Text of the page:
By on September 24, 2018 in Columnist with 0 Comments
The All-America Bavarian city?

By Lee Martin I’ve been a reader of The Good Life since the beginning and I find the articles to be entertaining as to what the Good Life means. I am not sure this qualifies in your magazine but I … Continue reading

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W. T. Clark – Rags to riches to rags

By on September 24, 2018 in Columnist with 0 Comments
W. T. Clark – Rags to riches to rags

By Rod Molzahn William Timothy Clark’s story is filled with contrasts; success and failure, wealth and poverty or, as Clark would say, “Boom or Bust.” He was called “The Father of Wenatchee” though he didn’t arrive in the valley until … Continue reading

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Heart disease in women: Unheralded killer

By on September 24, 2018 in Columnist with 0 Comments
Heart disease in women: Unheralded killer

By Jim Brown, M.D. Surprise! Women are different than men. I am not referring to the obvious but it might surprise you to know that heart disease is the leading cause of death for women in the United States. It … Continue reading

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There’s good news today! Believe it… because it’s true. don’t let the negative nellies make you sick with worry

By on September 24, 2018 in Columnist with 0 Comments
There’s good news today!  Believe it… because it’s true. don’t let the negative nellies make you sick with worry

By June Darling Today, 137,000 fewer people are in extreme poverty than yesterday! This number, according to Oxford economist Max Roser, is true (on average) not only for today, but for every single day since 1990. Why am I telling … Continue reading

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Nootka Rose keeps on working after bloom fades

By on September 24, 2018 in Columnist with 0 Comments
Nootka Rose keeps on working after bloom fades

By Jaana Hatton “A rose is a rose is a rose is a rose” states a line in the 1913 poem Sacred Emily by Gertrude Stein. What she means is that things are what they are – period. How befitting … Continue reading

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Loving nature, but danger under foot

By on September 24, 2018 in Columnist with 0 Comments
Loving nature, but danger under foot

By Mike Cassidy Editor Boy, are we loaded with outdoor and hiking stories this month. You might say we could use a pack animal to carry this load of outdoor adventure to our fine readers. Speaking of beasts of burden, … Continue reading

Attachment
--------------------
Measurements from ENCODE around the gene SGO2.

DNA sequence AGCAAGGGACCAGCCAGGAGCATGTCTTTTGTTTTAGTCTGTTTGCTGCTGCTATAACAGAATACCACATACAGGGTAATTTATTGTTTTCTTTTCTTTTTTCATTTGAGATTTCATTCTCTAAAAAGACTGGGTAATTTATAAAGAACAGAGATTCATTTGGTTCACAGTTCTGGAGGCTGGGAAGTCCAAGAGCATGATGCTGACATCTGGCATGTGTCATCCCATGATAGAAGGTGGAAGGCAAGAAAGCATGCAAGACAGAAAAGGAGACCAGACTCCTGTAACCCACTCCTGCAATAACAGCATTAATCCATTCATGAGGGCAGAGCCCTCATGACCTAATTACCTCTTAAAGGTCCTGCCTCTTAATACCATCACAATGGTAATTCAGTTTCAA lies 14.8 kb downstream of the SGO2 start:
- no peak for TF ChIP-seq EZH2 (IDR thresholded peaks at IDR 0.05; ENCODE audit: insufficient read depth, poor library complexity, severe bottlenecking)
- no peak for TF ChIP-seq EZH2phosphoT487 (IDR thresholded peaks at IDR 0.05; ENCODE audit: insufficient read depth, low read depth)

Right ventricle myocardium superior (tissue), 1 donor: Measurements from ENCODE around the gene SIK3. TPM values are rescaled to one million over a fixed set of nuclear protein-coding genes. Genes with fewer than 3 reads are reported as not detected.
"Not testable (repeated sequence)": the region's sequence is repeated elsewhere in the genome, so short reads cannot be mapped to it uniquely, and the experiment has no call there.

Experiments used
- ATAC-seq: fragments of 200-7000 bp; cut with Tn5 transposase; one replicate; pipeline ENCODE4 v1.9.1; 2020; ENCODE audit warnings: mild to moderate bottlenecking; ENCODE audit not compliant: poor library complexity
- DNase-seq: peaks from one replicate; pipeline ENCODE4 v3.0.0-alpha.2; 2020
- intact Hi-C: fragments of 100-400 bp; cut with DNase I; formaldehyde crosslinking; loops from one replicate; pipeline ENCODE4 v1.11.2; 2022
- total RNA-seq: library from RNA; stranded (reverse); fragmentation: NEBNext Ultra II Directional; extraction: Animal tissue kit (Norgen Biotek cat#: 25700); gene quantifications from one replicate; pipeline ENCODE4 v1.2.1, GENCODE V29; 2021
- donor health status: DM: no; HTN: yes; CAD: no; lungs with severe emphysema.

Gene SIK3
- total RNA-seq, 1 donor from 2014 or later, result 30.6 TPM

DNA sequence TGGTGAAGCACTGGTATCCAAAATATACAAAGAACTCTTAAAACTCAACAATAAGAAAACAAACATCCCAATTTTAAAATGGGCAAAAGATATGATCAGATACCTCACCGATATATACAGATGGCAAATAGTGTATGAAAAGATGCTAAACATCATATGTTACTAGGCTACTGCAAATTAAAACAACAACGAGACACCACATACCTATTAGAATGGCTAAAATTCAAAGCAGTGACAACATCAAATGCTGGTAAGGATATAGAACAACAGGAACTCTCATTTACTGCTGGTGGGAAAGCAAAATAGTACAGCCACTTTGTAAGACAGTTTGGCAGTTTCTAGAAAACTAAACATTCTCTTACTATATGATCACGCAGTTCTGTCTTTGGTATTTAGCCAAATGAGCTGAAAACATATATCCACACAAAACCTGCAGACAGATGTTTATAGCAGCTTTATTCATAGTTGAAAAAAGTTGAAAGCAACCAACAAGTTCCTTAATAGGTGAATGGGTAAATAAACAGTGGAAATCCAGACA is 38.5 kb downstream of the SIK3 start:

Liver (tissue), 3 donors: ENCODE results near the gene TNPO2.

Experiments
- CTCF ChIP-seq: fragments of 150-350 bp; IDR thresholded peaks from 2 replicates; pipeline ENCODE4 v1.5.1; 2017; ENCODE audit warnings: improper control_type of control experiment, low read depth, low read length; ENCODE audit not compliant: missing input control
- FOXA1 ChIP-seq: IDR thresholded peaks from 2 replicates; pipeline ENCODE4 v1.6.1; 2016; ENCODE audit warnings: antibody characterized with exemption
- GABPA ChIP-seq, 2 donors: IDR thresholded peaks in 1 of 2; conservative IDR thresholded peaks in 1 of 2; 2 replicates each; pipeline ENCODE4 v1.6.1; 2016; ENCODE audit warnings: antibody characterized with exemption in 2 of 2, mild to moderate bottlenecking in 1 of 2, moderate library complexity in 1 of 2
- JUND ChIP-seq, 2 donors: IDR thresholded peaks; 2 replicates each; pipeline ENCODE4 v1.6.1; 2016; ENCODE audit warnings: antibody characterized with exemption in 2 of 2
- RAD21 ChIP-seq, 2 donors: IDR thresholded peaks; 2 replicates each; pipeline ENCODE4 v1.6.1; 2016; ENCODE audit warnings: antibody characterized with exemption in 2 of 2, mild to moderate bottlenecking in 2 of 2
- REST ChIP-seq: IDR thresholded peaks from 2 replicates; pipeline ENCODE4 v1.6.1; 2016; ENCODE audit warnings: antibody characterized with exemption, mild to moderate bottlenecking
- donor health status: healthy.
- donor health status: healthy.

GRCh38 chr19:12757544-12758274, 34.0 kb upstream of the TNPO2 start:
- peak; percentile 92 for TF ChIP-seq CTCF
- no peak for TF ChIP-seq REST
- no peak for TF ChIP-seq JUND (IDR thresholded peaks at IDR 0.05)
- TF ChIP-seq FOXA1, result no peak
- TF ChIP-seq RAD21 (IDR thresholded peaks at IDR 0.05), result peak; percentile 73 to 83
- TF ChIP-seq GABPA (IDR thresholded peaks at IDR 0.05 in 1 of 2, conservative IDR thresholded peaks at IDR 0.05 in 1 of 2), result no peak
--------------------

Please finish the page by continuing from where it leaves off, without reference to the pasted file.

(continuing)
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Tap, tap, tap, the Downy Woodpecker is at work

By on September 24, 2018 in Columnist with 0 Comments
Tap, tap, tap, the Downy Woodpecker is at work

By Bruce McCammon Walk along the Apple Capital Loop Trail in Wenatchee and listen carefully as you pass the tall cottonwoods near the Wenatchee Row and Paddle Club boathouse. You may hear the short, whinnying song or the tapping sound of … Continue reading

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Moving to Mexico: Was that wise?

By on August 28, 2018 in Columnist with 0 Comments
Moving to Mexico: Was that wise?

By Mike Cassidy Editor After our cover article about Bill and Cindy Rietveldt moving to Mexico came out in July (“One more adventure: ‘We felt like kids again’”), I’ve had readers ask questions. One emailer actually went beyond asking a … Continue reading

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Eastern Kingbird: A fun-to-watch bug catcher

By on August 28, 2018 in Columnist with 0 Comments
Eastern Kingbird: A fun-to-watch bug catcher

By Bruce McCammon I enjoy traveling around our area, within Washington, the Pacific Northwest or to foreign countries. Travel means that there will be new birds to see and habitats to explore. The diversity one experiences with travel makes life … Continue reading

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Idaho Fescue: Whimpy grass stronger than it looks

By on August 28, 2018 in Columnist with 0 Comments
Idaho Fescue: Whimpy grass stronger than it looks

By Jaana Hatton Idaho fescue may not look like much: it’s wispy, almost frail looking in its grassy existence. But, it is one you want to take note of. It’s beneficial in many ways, both for food and landscaping. This … Continue reading